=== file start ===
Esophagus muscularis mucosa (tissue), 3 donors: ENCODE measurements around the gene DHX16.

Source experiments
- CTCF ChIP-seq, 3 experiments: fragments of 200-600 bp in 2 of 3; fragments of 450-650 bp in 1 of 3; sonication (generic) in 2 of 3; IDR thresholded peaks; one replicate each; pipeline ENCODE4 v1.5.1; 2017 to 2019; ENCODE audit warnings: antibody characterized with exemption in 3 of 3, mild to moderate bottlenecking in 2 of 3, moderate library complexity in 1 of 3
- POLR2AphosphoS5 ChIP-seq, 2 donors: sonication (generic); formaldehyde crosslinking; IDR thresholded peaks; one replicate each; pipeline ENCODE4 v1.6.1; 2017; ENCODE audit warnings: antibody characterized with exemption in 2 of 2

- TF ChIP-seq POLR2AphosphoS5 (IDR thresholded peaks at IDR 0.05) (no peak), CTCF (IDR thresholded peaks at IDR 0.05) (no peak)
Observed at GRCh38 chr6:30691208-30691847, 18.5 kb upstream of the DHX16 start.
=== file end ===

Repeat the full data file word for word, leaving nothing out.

Esophagus muscularis mucosa (tissue), 3 donors: ENCODE measurements around the gene DHX16.

Source experiments
- CTCF ChIP-seq, 3 experiments: fragments of 200-600 bp in 2 of 3; fragments of 450-650 bp in 1 of 3; sonication (generic) in 2 of 3; IDR thresholded peaks; one replicate each; pipeline ENCODE4 v1.5.1; 2017 to 2019; ENCODE audit warnings: antibody characterized with exemption in 3 of 3, mild to moderate bottlenecking in 2 of 3, moderate library complexity in 1 of 3
- POLR2AphosphoS5 ChIP-seq, 2 donors: sonication (generic); formaldehyde crosslinking; IDR thresholded peaks; one replicate each; pipeline ENCODE4 v1.6.1; 2017; ENCODE audit warnings: antibody characterized with exemption in 2 of 2

- TF ChIP-seq POLR2AphosphoS5 (IDR thresholded peaks at IDR 0.05) (no peak), CTCF (IDR thresholded peaks at IDR 0.05) (no peak)
Observed at GRCh38 chr6:30691208-30691847, 18.5 kb upstream of the DHX16 start.